4. Oh, I'm jealous! Give my regards to Deja Pseu.

  5. Have fun with Pseu - she's gorgeous and so lovely.

  6. Gina: Pretty ferocious, isn't it!
    Alison: Yes, yet another blogger meeting -- I can't wait!
    I'm not sure I'd want to go as far as placing this gory statue in a playground, but I do agree with you that we've sanitized our children's lives a few steps too far.
    Duchesse: As I said to Alison, I tend to agree with you too, although I'm glad that mine are reasonably cautious kids. It seems to me that the ones who live for that edge can't realistically be protected from it forever by narrowing the bars on cribs and forbidding glass bottles and insisting on bike helmets and putting signs at every dangerous swimming spot, etc., etc., etc.,
    Nancy: Yes, I'll say hi to Pseu from you.
    Imogen: I'm so looking forward to meeting her.

    And to all of you: You're very good guessers!

  7. This is hysterical.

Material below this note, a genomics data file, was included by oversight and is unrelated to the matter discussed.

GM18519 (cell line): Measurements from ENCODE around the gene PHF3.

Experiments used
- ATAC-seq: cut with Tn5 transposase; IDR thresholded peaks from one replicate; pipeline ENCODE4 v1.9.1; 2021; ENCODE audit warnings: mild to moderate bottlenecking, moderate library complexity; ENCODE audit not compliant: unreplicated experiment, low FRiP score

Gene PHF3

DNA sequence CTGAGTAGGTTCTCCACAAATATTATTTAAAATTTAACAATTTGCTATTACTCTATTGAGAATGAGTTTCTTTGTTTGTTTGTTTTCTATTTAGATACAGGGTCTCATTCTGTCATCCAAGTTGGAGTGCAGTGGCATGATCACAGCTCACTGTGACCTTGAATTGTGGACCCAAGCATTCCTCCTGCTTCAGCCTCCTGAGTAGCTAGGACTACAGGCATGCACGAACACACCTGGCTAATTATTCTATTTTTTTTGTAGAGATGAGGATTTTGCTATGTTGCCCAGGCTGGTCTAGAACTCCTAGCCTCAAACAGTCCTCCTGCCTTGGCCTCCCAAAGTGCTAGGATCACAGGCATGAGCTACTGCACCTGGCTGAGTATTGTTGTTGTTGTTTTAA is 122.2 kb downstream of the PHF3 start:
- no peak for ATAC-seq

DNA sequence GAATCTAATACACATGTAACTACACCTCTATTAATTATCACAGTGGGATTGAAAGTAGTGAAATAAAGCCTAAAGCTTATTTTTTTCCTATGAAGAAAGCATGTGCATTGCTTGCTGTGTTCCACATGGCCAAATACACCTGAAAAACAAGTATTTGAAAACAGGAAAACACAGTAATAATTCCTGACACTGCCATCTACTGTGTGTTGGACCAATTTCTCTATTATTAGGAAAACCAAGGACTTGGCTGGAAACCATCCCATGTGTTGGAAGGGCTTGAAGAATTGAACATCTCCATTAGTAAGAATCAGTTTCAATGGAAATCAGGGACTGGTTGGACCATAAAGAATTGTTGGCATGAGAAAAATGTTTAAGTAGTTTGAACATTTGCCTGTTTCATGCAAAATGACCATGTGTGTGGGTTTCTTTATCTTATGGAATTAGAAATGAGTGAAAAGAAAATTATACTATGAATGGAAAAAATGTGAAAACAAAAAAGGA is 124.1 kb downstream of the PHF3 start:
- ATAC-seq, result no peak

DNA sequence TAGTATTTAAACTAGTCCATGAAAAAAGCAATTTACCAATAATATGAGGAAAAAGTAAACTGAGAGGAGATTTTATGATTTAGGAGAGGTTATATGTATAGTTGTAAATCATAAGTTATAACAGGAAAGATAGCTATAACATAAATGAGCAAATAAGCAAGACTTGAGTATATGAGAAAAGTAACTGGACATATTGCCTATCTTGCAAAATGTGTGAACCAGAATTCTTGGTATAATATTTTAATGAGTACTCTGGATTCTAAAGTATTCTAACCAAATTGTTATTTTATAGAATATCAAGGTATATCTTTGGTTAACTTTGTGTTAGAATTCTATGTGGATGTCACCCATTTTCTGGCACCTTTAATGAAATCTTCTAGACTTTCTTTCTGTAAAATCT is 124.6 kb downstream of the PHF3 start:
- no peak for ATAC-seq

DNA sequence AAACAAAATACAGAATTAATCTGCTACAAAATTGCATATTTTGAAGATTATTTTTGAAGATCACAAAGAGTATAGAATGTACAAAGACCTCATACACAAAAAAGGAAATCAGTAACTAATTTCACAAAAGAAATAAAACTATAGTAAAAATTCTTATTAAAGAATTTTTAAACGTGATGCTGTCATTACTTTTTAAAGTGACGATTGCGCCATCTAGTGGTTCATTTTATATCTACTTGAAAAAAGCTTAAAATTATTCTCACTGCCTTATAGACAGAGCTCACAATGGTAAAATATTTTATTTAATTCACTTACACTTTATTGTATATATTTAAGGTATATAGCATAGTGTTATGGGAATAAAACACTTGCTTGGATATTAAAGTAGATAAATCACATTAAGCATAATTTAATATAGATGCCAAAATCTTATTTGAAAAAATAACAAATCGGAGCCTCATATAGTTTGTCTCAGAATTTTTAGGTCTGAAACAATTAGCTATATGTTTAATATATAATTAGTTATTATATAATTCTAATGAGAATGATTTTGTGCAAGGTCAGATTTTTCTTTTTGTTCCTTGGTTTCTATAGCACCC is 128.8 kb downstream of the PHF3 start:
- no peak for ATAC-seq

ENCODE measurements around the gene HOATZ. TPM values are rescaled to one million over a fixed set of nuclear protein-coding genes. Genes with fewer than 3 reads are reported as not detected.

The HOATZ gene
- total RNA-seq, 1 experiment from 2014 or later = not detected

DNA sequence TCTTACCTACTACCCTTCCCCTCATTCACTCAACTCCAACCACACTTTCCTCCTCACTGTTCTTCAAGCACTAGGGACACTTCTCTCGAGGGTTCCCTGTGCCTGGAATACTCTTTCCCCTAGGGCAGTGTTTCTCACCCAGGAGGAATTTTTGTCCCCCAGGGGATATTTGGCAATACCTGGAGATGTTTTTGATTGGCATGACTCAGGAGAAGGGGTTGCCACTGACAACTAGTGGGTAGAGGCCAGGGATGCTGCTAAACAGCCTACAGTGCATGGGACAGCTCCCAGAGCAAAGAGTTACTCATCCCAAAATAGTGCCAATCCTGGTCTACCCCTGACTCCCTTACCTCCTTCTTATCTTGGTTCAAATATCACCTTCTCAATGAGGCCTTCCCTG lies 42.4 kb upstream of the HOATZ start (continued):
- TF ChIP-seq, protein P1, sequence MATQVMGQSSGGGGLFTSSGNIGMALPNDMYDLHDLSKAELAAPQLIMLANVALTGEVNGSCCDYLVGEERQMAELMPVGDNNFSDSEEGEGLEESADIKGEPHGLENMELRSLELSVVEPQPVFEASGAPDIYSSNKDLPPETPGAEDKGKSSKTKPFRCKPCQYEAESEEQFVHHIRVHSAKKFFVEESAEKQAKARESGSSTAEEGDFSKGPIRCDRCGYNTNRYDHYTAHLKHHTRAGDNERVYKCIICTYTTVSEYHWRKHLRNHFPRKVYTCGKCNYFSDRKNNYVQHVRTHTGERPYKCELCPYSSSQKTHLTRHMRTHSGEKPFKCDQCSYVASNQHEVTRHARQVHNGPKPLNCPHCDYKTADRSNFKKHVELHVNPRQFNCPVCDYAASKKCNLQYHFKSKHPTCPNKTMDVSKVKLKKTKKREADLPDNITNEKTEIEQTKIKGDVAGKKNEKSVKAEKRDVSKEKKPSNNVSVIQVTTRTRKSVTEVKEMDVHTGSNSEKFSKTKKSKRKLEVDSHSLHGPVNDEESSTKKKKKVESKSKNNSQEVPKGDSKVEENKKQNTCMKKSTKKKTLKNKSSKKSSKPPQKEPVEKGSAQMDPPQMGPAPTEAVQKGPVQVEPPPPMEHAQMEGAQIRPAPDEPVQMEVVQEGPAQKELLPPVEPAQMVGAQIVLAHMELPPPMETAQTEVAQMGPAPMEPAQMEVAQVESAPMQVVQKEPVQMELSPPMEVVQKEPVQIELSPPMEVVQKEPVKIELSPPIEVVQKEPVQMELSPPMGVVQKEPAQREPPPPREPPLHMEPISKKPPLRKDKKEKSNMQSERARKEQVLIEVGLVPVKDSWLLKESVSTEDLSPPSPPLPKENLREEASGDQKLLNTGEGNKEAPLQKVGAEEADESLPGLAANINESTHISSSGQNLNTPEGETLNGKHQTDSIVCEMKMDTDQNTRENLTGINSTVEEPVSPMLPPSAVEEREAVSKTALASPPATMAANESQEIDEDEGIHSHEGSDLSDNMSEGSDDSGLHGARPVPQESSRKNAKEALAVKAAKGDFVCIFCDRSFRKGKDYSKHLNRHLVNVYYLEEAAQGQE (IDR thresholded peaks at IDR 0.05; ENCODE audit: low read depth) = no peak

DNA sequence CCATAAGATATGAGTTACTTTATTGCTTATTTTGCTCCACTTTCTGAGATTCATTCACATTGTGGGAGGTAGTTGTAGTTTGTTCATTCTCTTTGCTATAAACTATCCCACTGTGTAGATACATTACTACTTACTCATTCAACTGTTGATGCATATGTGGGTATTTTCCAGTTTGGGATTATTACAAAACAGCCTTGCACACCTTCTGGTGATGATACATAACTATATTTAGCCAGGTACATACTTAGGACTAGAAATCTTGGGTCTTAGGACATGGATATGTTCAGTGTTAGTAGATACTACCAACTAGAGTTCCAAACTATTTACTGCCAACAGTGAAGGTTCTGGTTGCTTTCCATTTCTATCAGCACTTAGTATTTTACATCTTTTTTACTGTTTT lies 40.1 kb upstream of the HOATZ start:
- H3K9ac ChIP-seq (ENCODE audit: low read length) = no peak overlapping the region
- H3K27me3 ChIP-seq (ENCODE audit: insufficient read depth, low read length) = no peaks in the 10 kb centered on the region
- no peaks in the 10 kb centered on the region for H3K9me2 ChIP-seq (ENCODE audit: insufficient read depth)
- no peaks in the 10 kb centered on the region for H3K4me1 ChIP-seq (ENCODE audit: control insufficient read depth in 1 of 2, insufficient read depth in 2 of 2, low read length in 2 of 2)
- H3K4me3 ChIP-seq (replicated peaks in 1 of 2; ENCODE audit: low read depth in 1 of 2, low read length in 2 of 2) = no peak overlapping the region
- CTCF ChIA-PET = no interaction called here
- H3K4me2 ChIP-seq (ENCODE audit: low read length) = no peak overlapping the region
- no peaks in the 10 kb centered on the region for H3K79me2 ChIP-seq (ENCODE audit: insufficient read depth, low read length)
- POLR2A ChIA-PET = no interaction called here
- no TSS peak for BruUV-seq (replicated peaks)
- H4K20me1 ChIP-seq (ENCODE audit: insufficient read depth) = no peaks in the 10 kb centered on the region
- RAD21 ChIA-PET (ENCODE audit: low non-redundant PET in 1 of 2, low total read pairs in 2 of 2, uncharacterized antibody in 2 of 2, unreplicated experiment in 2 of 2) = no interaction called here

8. When I was a child we used to visit the Tiger Balm Gardens in Singapore, which were full of really hideous depictions of torture and the like. I know some kids found it terrifying, but most of us were just fascinated and enjoyed being 'grossed out' - and I do think children are more able to separate image from reality than we sometimes give them credit for. Plus they can be gruesome little beasts. Having said that, I wouldn't actually take mine to see some of the things I saw as a child ... I think there is a middle ground.

  9. Karen: I agree, it's pretty funny (and notably, none of the kids seem to be "hysterical" ;-)